As a result of these attacks against educational institutions, millions of boys of girls in Ukraine are deprived of proper education, and young girls are at particular risk of being forced out of school and into marriage, as a way for desperate families to make ends meet [17]. This lack of education for girls puts them at greater risk of early marriages, early pregnancy and childbirth, as well as gender-based and sexual violence [18].

Additionally, millions of children have been displaced from their homes and separated from their caregivers. Reports show that between 240,000 - 448,000 Ukrainian children have been unlawfully deported to Russia and Belarus or forcibly transferred to temporarily occupied territories of Ukraine [19].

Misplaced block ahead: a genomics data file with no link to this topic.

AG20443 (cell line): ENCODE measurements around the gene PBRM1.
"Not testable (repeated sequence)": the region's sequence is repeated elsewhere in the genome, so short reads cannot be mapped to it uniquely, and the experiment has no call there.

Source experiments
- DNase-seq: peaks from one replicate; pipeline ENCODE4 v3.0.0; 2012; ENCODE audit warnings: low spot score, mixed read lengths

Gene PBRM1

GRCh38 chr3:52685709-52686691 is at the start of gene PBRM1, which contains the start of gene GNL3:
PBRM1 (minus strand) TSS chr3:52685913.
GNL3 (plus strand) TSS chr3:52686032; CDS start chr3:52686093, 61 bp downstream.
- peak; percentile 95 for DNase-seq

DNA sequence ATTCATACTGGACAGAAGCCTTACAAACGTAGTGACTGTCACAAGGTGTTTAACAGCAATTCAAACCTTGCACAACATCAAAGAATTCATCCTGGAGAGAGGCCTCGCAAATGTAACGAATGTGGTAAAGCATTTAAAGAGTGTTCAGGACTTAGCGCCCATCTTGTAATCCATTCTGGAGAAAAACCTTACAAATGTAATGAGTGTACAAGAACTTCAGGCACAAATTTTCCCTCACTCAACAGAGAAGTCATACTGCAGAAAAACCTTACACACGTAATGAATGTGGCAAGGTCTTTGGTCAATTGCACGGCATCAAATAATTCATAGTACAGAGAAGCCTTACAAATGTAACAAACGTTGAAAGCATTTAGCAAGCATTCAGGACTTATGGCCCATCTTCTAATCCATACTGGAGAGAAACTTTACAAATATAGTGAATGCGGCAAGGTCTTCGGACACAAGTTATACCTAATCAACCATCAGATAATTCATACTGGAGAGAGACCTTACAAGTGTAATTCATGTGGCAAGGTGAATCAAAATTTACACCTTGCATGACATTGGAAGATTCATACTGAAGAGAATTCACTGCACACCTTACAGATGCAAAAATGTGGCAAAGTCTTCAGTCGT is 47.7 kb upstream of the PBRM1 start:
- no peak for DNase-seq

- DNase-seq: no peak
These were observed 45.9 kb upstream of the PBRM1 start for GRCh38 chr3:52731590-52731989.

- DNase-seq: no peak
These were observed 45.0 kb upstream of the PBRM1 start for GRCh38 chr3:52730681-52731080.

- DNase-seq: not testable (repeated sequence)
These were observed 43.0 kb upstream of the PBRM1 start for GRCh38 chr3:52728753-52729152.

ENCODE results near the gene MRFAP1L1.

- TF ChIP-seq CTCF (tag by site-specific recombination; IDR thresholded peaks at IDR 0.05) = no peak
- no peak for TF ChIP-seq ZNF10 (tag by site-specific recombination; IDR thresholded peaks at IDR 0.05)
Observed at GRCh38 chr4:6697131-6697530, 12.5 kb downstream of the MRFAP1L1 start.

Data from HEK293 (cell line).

The conflict has also exacerbated the risk of children living in poverty in Ukraine. UNICEF found that Russia accounts for nearly three-quarters of the total increase in the number of children living in poverty due to the Ukraine war and a cost-of-living crisis across the region, with an additional 2.8 million children now living in households below the poverty line [20].


Geneva International Centre for Justice (GICJ) stands in support of the women and children in Ukraine who are fighting for their human rights. We condemn the persistent human rights violations that continue to occur against women and children as a result of the Russian invasion of Ukraine.